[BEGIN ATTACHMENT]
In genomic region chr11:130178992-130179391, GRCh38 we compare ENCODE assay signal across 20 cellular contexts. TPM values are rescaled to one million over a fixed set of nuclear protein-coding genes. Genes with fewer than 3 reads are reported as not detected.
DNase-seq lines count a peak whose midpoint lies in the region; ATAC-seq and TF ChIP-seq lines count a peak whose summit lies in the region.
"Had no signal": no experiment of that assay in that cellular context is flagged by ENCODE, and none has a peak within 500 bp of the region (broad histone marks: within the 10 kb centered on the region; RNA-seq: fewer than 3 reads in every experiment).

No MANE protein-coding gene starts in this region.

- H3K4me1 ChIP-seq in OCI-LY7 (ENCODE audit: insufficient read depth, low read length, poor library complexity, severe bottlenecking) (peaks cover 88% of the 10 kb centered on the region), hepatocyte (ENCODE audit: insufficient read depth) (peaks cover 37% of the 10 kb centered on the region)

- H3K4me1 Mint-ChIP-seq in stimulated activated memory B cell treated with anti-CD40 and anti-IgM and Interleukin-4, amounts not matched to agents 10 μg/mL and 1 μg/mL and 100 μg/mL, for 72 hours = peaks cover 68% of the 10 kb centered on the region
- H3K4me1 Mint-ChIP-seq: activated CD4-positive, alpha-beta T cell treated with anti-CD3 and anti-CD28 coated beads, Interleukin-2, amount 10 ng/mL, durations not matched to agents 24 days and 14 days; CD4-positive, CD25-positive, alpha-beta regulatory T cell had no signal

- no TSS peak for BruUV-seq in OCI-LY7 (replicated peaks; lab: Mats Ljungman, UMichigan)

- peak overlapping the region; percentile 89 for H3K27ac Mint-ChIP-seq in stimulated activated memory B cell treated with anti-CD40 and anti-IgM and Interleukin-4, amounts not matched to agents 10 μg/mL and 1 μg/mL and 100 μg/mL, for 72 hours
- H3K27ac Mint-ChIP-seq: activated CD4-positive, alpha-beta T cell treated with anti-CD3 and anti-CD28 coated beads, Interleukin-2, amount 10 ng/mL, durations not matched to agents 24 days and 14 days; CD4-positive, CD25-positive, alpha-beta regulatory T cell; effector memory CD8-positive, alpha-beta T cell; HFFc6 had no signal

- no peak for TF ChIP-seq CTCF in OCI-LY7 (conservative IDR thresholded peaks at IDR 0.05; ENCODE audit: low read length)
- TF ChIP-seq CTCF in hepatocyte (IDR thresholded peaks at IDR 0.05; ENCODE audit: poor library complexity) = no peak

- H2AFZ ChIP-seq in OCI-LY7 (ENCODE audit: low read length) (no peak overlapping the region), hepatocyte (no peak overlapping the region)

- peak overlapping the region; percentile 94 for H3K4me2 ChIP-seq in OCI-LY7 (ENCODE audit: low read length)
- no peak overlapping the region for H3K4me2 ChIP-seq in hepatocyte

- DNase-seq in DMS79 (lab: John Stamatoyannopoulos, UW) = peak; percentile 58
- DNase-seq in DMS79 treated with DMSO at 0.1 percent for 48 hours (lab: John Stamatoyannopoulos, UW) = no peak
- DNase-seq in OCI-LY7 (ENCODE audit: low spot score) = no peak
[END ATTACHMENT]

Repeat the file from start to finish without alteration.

In genomic region chr11:130178992-130179391, GRCh38 we compare ENCODE assay signal across 20 cellular contexts. TPM values are rescaled to one million over a fixed set of nuclear protein-coding genes. Genes with fewer than 3 reads are reported as not detected.
DNase-seq lines count a peak whose midpoint lies in the region; ATAC-seq and TF ChIP-seq lines count a peak whose summit lies in the region.
"Had no signal": no experiment of that assay in that cellular context is flagged by ENCODE, and none has a peak within 500 bp of the region (broad histone marks: within the 10 kb centered on the region; RNA-seq: fewer than 3 reads in every experiment).

No MANE protein-coding gene starts in this region.

- H3K4me1 ChIP-seq in OCI-LY7 (ENCODE audit: insufficient read depth, low read length, poor library complexity, severe bottlenecking) (peaks cover 88% of the 10 kb centered on the region), hepatocyte (ENCODE audit: insufficient read depth) (peaks cover 37% of the 10 kb centered on the region)

- H3K4me1 Mint-ChIP-seq in stimulated activated memory B cell treated with anti-CD40 and anti-IgM and Interleukin-4, amounts not matched to agents 10 μg/mL and 1 μg/mL and 100 μg/mL, for 72 hours = peaks cover 68% of the 10 kb centered on the region
- H3K4me1 Mint-ChIP-seq: activated CD4-positive, alpha-beta T cell treated with anti-CD3 and anti-CD28 coated beads, Interleukin-2, amount 10 ng/mL, durations not matched to agents 24 days and 14 days; CD4-positive, CD25-positive, alpha-beta regulatory T cell had no signal

- no TSS peak for BruUV-seq in OCI-LY7 (replicated peaks; lab: Mats Ljungman, UMichigan)

- peak overlapping the region; percentile 89 for H3K27ac Mint-ChIP-seq in stimulated activated memory B cell treated with anti-CD40 and anti-IgM and Interleukin-4, amounts not matched to agents 10 μg/mL and 1 μg/mL and 100 μg/mL, for 72 hours
- H3K27ac Mint-ChIP-seq: activated CD4-positive, alpha-beta T cell treated with anti-CD3 and anti-CD28 coated beads, Interleukin-2, amount 10 ng/mL, durations not matched to agents 24 days and 14 days; CD4-positive, CD25-positive, alpha-beta regulatory T cell; effector memory CD8-positive, alpha-beta T cell; HFFc6 had no signal

- no peak for TF ChIP-seq CTCF in OCI-LY7 (conservative IDR thresholded peaks at IDR 0.05; ENCODE audit: low read length)
- TF ChIP-seq CTCF in hepatocyte (IDR thresholded peaks at IDR 0.05; ENCODE audit: poor library complexity) = no peak

- H2AFZ ChIP-seq in OCI-LY7 (ENCODE audit: low read length) (no peak overlapping the region), hepatocyte (no peak overlapping the region)

- peak overlapping the region; percentile 94 for H3K4me2 ChIP-seq in OCI-LY7 (ENCODE audit: low read length)
- no peak overlapping the region for H3K4me2 ChIP-seq in hepatocyte

- DNase-seq in DMS79 (lab: John Stamatoyannopoulos, UW) = peak; percentile 58
- DNase-seq in DMS79 treated with DMSO at 0.1 percent for 48 hours (lab: John Stamatoyannopoulos, UW) = no peak
- DNase-seq in OCI-LY7 (ENCODE audit: low spot score) = no peak